Draft ballot lists 6 choices
TOPSHAM — The Board of Selectmen will meet tonight to review six fireworks-related draft ballot questions that will go to Topsham voters at the polls June 12.
The meeting will start at 7 p.m. at the municipal building, 100 Main St.
A new state law legalized the sale and use of consumer fireworks as of Jan. 1. After a lengthy discussion at their March 8 meeting about letting voters at the May 16 town meeting determine municipal rules on the sale and use of consumer fireworks in Topsham, selectmen voted 4-1 to decide the matters by townwide referendum on June 12. Selectman David Douglass opposed the motion.
The draft ballot lists six questions. The first ballot question gives voters the option to neither regulate or prohibit the sale of consumer fireworks. If passed, it would permit the sale of consumer fireworks throughout Topsham in accordance with state law.
Another question asks if voters would enact an ordinance amendment that would regulate the sale of consumer fireworks, and a third asks voters if they would enact an ordinance prohibiting the sale of fireworks.
Similarly, there are three ballot questions related to the use of consumer fireworks. The first would opt out of enacting any municipal rules regulating the use of consumer fireworks, therefore permitting the use in accordance with state law.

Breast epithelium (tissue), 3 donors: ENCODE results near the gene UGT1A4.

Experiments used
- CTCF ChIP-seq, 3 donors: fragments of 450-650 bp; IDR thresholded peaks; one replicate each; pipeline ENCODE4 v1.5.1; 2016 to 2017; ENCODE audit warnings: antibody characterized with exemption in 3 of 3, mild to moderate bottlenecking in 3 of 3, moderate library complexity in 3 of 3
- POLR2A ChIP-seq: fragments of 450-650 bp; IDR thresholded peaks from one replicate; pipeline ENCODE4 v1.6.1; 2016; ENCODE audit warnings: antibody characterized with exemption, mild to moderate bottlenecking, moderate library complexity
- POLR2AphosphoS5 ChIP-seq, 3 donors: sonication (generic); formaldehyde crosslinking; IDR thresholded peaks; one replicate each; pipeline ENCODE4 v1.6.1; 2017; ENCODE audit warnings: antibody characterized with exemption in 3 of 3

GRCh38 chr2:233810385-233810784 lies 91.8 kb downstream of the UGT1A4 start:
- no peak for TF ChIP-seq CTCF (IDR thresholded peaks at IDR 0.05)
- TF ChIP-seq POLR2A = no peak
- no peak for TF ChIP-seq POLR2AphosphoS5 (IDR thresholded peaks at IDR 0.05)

An additional question asks voters if they wish to enact an ordinance regulating the use of consumer fireworks; and the last questions asks voters if they want to enact an outright ban on the use of consumer fireworks in Topsham.
At tonight’s meeting, selectmen also will consider action on a notice of claim against the town for water damage to a home at 52 Bridge St. Melissa Dowling of Harpswell owns the property.
According to the statement claim the town was served with March 21, Dowling alleges the basement was dry prior to Sept. 26, 2011, when major excavations started by the town’s public works department in front of the property resulted in severe basement flooding. She seeks $2,137.15 as reimbursement for waterproofing costs.
The Maine Municipal Association Property and Casualty Pool provides liability coverage for the town, and in a March 28 letter to Dowling, claims representative Randa Veilleux states in part, “We have carefully examined the circumstances surrounding the incident and believe we have sufficient information to make a proper decision regarding this claim. We only pay for those damages for which our member is legally responsible. After reviewing the facts and applying what we understand to be the applicable law, it is our opinion that the town of Topsham is not legally responsible for your damages.”
Selectmen also are scheduled to consider action on the following:
— A request from the Topsham Housing Authority to submit on its behalf an application to the Department of Community and Economic Development’s Community Development Housing Loan Fund program for $300,000.
— Three tax-acquired properties. All three are mobile homes and one includes 2.6 acres. A total of $5,697 is due in taxes. Notices were sent to the owners but the town had received no response as of March 29.
— A contract with Androscoggin Bank for online collection service.
— Establishing an agreedupon boundary between the town of Topsham transfer station property and Mary Elwell.
— Engaging Smith & Associates, CPAs as the town auditors and scheduling the 2012 fiscal year audit.
— Appointing Ed Mendes to the 250 Celebration Committee.
— Inclusion of ordinance amendments on the town meeting warrant. These include proposed Historic District amendments; subdivision ordinance amendments; and sign ordinance amendments.
Selectmen are scheduled to enter into executive session to discuss police negotiations.